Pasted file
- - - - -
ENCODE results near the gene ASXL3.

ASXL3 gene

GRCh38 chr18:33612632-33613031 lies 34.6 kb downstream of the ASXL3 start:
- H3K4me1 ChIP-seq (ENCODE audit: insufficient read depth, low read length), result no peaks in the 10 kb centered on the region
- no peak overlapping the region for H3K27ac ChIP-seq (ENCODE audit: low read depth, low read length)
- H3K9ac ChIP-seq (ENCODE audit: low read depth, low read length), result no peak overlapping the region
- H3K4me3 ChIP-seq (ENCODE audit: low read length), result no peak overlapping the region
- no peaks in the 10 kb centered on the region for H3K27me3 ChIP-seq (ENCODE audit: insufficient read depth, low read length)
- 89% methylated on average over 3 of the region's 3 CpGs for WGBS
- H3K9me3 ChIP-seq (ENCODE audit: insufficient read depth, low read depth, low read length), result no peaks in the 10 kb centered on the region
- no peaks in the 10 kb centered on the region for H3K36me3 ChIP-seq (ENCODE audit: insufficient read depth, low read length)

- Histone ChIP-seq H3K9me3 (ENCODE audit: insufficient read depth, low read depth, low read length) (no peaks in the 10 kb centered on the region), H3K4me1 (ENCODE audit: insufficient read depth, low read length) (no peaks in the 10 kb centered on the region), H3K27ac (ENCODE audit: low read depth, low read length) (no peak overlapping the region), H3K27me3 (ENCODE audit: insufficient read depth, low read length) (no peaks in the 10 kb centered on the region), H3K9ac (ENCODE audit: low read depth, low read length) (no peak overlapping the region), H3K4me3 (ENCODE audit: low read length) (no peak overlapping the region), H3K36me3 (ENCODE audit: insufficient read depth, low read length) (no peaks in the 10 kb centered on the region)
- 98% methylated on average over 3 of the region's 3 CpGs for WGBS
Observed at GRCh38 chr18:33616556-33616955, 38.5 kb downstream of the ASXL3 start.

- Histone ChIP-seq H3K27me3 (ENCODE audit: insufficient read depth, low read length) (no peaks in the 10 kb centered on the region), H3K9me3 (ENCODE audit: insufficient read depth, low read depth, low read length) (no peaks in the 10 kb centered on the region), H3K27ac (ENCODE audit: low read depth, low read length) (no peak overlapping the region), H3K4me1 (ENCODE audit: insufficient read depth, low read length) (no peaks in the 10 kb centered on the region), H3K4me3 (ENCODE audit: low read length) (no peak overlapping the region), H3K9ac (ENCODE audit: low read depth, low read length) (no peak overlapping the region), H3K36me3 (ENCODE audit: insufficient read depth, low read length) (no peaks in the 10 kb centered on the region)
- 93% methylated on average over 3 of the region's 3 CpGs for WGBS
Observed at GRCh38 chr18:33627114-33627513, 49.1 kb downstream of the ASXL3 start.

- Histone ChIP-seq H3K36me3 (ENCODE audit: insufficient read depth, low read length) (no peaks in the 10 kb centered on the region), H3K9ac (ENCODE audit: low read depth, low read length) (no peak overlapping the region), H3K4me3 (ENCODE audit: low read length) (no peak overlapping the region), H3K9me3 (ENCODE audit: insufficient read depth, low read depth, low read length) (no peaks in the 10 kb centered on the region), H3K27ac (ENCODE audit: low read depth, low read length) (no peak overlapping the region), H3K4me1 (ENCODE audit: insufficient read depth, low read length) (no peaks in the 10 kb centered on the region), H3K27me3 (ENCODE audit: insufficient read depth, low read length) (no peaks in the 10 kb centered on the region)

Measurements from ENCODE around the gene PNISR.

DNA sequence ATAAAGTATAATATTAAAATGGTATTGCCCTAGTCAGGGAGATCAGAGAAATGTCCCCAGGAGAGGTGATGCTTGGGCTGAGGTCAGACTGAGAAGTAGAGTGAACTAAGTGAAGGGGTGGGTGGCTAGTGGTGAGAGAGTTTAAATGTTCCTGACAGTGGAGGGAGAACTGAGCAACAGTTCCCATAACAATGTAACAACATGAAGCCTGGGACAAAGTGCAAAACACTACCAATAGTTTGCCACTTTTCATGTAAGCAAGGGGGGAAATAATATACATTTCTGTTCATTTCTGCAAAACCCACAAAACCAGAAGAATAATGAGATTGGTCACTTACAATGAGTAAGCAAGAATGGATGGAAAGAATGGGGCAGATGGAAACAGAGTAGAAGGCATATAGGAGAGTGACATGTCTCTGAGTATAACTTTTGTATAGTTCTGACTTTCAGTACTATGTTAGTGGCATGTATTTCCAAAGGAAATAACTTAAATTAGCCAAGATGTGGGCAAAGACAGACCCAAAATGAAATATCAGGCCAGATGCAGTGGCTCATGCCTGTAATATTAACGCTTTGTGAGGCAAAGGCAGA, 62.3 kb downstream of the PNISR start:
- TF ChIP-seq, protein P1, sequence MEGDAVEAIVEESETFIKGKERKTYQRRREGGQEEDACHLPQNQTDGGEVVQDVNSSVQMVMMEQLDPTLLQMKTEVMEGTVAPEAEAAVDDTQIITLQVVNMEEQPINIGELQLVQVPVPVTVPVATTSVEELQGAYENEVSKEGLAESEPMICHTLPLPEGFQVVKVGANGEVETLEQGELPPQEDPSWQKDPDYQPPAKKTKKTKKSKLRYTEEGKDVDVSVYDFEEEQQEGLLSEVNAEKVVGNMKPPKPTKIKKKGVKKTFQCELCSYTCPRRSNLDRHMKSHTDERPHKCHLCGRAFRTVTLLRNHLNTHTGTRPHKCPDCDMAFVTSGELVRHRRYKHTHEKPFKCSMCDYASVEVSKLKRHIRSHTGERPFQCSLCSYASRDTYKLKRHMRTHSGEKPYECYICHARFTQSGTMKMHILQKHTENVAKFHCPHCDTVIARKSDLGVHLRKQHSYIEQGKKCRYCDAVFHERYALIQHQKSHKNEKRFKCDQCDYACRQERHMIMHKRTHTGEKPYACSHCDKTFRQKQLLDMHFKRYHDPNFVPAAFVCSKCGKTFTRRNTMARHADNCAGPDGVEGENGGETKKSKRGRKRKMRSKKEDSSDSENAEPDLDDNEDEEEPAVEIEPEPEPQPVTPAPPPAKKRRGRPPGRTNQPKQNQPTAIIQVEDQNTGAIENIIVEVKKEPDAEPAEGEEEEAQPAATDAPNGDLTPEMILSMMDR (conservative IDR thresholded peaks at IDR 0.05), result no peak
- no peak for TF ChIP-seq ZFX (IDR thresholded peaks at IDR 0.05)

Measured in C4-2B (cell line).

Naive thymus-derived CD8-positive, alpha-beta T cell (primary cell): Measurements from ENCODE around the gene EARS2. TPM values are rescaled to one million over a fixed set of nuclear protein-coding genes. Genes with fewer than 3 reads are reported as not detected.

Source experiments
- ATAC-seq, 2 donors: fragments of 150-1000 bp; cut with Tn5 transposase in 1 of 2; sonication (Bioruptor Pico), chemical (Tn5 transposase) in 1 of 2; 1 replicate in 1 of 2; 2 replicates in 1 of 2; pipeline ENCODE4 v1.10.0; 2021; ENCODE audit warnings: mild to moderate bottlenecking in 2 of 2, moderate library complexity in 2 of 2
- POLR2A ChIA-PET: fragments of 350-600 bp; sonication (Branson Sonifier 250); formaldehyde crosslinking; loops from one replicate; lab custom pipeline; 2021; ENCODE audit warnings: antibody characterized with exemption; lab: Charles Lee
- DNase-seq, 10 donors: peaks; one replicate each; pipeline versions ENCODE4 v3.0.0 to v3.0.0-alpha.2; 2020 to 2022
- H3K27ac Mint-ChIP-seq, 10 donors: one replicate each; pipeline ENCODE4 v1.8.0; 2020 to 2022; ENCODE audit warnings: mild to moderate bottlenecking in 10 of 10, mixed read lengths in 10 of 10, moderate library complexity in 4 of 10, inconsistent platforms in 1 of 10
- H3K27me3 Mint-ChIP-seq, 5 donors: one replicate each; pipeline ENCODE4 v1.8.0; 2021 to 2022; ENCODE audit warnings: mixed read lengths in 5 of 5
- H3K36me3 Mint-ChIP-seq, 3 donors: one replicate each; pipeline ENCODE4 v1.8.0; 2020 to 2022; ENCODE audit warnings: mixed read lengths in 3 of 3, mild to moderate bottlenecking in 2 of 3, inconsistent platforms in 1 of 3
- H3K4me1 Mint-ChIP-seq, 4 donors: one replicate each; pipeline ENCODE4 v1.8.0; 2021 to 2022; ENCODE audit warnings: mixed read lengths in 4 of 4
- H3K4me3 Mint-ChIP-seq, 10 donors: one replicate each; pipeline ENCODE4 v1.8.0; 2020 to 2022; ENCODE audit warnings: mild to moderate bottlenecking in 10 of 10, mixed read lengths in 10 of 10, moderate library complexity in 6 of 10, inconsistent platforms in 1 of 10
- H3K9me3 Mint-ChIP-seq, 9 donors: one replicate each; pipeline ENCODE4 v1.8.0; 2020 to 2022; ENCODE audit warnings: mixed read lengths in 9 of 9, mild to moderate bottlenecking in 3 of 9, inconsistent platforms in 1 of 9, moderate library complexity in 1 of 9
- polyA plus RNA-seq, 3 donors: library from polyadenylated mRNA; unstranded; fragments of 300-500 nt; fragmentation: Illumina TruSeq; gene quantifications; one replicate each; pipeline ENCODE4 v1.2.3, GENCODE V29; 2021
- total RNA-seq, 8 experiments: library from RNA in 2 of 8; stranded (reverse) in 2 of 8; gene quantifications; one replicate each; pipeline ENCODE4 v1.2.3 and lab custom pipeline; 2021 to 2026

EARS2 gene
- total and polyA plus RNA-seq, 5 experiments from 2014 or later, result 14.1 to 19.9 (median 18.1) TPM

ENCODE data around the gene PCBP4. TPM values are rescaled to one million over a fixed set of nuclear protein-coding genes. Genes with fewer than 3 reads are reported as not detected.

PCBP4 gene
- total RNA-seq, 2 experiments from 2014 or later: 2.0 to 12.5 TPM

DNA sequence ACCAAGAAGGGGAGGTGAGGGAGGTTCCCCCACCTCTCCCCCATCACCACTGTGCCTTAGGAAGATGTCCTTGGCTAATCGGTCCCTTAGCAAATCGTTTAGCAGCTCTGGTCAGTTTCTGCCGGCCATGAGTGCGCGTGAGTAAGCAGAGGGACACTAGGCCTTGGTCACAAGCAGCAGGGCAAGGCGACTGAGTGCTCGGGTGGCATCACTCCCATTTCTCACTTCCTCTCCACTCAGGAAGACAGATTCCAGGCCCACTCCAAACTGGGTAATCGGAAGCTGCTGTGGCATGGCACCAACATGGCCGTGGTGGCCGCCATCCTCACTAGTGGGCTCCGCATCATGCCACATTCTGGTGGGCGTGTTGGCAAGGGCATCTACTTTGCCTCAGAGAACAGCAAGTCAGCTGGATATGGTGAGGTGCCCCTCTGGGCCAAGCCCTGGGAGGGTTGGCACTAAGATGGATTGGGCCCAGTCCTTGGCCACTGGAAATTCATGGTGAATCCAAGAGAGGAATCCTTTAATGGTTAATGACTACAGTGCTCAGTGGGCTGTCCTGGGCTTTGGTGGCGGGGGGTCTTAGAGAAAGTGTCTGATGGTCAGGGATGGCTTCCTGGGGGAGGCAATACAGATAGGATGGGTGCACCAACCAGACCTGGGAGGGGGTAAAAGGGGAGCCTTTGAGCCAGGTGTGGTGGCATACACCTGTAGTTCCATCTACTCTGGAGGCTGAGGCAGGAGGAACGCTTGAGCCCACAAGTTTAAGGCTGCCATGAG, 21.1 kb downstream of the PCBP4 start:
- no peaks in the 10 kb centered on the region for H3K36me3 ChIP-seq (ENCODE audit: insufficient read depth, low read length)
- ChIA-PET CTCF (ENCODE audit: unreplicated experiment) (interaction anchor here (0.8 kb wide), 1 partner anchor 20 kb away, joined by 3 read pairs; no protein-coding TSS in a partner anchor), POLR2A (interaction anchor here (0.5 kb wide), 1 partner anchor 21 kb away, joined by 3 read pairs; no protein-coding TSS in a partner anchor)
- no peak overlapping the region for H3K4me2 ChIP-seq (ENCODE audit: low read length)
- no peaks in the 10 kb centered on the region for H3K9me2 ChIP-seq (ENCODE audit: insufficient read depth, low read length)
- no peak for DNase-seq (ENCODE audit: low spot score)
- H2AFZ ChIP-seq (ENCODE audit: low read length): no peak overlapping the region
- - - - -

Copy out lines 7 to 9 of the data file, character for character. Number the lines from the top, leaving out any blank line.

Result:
- H3K4me3 ChIP-seq (ENCODE audit: low read length), result no peak overlapping the region
- no peaks in the 10 kb centered on the region for H3K27me3 ChIP-seq (ENCODE audit: insufficient read depth, low read length)
- 89% methylated on average over 3 of the region's 3 CpGs for WGBS